My involvement at the Equal Opportunities Committee roots in my interest in Gender related topic for a very long time.

As a continuity in the Gendre approach, since October 2018, as part of the Equal Opportunities Committee, I have been appointed Women's Representative Equal Opportunity Deputy Officer in a team of six members composed equally by two professors, two postdocs and two doctoral candidates. In the DFG funded project CRC1342. This role represents a great challenge since I strongly believe it is important for women in academia to gain more visibility and recognition. Not only for women but as well for people with care responsibilities. Moreover, with family structures changing, we are there to help anyone needing support and advice, including raising awareness about creating a safe space for the LGBTQ+ community within academia. I participated at the “I Scientist” Conference in September 2019 in Berlin to learn about how to address LGBTQ+ struggles within academia. As Deputy Equal Opportunity Officer within the CRC 1342 project, we are dedicating voluntarily time to achieve equal opportunity at work. This, in order, quoting DFG, "to achieve a gender balance in the research system and to make a scientific career compatible with family commitments – promote equal opportunity and excellence in the research system".

As for consequence Master thesis titled reflected on that interest: "L’institutionnalisation du genre, le rôle de la femme dans l'économie locale: cas d'étude Bourzanga, Burkina Faso/ Gendre Institutionalisation women’s role in the local economy: study case Bourzanga, Burkina Faso" looking at the specific context of food production and ending up analyzing data via the role of religious influence, migration issues and land ownership matters. I studied at Université Catholique de Louvain in Belgium and my master focused on International Relations through humanitarian aid. Which allowed me to familiarize with political contexts of humanitarian action, post-conflict rehabilitation, basics of public health, international law along with other issues in the field of humanitarian aid.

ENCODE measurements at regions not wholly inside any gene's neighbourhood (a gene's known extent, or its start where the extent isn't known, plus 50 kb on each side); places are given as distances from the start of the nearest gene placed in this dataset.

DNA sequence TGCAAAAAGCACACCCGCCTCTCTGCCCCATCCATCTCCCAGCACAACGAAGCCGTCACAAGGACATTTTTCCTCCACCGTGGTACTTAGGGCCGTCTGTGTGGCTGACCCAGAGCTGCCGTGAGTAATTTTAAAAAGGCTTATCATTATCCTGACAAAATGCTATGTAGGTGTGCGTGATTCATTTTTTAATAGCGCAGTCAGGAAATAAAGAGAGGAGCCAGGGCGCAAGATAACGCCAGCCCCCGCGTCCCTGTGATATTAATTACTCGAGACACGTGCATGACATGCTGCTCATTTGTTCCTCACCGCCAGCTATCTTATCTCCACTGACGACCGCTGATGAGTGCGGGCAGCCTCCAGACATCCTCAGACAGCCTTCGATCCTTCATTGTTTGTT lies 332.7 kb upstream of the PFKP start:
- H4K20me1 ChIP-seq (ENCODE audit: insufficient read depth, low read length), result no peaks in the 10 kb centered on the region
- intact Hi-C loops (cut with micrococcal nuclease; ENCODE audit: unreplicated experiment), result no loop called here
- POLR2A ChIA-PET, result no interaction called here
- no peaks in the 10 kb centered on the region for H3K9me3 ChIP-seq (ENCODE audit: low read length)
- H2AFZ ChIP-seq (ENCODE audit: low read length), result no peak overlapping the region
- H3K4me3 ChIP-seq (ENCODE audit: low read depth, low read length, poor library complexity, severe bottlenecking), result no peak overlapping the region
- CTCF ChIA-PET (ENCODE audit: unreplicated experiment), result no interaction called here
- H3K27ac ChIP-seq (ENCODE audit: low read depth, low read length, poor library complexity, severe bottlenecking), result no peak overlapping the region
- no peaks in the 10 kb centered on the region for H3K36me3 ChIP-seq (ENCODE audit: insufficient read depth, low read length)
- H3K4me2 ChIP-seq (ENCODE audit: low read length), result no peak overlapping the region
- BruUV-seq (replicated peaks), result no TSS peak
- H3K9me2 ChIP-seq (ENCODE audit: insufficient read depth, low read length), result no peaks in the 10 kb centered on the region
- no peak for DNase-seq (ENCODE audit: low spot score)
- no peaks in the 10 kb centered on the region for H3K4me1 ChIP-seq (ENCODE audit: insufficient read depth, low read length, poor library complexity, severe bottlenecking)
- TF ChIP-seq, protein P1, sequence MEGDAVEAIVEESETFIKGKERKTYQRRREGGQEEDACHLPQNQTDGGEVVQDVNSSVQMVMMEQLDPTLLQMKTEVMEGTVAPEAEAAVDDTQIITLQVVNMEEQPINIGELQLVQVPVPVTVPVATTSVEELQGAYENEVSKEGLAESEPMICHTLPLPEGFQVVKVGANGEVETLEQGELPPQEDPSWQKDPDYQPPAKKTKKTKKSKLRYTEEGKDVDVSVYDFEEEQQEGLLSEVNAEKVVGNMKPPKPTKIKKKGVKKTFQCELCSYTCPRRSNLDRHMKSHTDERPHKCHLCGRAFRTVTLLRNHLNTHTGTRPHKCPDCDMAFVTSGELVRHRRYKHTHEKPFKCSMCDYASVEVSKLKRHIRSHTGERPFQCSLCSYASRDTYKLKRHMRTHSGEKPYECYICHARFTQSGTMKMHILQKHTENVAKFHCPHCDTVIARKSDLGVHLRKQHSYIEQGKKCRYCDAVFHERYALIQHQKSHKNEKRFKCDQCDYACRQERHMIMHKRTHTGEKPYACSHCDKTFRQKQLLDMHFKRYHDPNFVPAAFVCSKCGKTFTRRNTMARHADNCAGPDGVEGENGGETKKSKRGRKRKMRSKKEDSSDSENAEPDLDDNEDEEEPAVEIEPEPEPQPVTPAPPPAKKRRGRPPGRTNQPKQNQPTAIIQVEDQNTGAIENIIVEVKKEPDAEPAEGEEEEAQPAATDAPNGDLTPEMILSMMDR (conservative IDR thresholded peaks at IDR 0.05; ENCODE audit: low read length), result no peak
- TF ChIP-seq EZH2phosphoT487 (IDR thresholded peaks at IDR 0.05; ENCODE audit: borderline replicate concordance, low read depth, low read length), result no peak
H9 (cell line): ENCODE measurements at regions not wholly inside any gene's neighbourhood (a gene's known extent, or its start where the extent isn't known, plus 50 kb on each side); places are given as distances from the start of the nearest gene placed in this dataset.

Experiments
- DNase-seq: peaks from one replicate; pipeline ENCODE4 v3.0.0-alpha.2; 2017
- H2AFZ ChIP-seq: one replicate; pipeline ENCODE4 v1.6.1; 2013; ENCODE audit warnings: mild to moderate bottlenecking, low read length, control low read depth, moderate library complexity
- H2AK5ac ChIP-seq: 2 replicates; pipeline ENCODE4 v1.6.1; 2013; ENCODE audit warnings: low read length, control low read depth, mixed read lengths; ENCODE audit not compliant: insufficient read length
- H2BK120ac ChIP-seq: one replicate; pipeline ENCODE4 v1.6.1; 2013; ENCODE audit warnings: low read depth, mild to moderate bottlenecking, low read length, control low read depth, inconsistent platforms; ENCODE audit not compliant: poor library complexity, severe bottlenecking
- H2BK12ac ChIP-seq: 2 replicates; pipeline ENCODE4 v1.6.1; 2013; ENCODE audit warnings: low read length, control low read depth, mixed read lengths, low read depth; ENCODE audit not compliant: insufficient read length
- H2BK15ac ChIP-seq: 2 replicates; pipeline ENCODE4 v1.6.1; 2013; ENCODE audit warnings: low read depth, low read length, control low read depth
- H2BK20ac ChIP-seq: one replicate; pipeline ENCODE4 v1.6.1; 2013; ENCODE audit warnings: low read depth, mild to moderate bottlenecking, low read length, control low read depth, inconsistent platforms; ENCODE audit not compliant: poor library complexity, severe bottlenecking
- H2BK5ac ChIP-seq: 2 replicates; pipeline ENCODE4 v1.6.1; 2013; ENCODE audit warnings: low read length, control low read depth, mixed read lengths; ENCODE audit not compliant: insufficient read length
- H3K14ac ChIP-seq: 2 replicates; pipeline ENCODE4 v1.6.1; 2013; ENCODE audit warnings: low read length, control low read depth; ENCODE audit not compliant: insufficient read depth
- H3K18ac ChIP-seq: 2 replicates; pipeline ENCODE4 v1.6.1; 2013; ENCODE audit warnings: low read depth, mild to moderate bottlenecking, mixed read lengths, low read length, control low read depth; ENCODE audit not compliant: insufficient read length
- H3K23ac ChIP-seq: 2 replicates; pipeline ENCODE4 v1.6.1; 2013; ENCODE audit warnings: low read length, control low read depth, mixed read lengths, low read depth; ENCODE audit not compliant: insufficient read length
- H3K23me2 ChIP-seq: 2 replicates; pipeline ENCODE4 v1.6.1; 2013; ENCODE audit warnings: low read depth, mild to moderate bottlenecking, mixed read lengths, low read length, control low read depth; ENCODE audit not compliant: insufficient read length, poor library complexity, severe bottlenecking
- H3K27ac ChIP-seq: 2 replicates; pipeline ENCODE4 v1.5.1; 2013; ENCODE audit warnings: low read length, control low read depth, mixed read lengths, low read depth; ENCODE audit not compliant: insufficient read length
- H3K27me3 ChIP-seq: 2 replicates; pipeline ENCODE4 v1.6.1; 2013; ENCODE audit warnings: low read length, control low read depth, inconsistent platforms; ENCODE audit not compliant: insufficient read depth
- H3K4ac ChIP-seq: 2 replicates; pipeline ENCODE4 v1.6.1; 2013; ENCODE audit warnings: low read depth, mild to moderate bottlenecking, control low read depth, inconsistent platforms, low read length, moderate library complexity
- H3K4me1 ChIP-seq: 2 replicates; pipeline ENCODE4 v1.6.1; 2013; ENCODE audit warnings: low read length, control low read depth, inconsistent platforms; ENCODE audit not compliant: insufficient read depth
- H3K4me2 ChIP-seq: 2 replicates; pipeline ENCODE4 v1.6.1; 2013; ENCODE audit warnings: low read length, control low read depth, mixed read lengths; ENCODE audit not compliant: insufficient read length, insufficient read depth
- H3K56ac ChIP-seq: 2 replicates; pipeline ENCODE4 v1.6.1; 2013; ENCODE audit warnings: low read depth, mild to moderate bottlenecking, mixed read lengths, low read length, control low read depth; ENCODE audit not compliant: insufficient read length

Another Gendre topic that is important to me is about ending Female Genital Mutilation (FGM), my biggest wish is for FGM to end. Coming from Burkina Faso a country where those practices remain high and knowing so many girls and woman being victims of those atrocities. I have to fight to end these harmful practices.

There are four types of mutilations* as explained by the World Health Organization (WHO):

Type 1: this is the partial or total removal of the clitoral glans (the external and visible part of the clitoris, which is a sensitive part of the female genitals), and/or the prepuce/ clitoral hood (the fold of skin surrounding the clitoral glans).
Type 2: this is the partial or total removal of the clitoral glans and the labia minora (the inner folds of the vulva), with or without removal of the labia majora (the outer folds of skin of the vulva).
Type 3: Also known as infibulation, this is the narrowing of the vaginal opening through the creation of a covering seal. The seal is formed by cutting and repositioning the labia minora, or labia majora, sometimes through stitching, with or without removal of the clitoral prepuce/clitoral hood and glans (Type I FGM).
Type 4: This includes all other harmful procedures to the female genitalia for non-medical purposes, e.g. pricking, piercing, incising, scraping and cauterizing the genital area.

I have been involved with Integrate UK a Bristol, UK based Charity that fights against FGM and so many other important topics. I am in perpetual contact with the Secrétariat Permanent du Conseil National de Lutte contre la Pratique de l’Excision (SP-CNLPE) in Burkina Faso and support their work and objectives.

* Four types copied from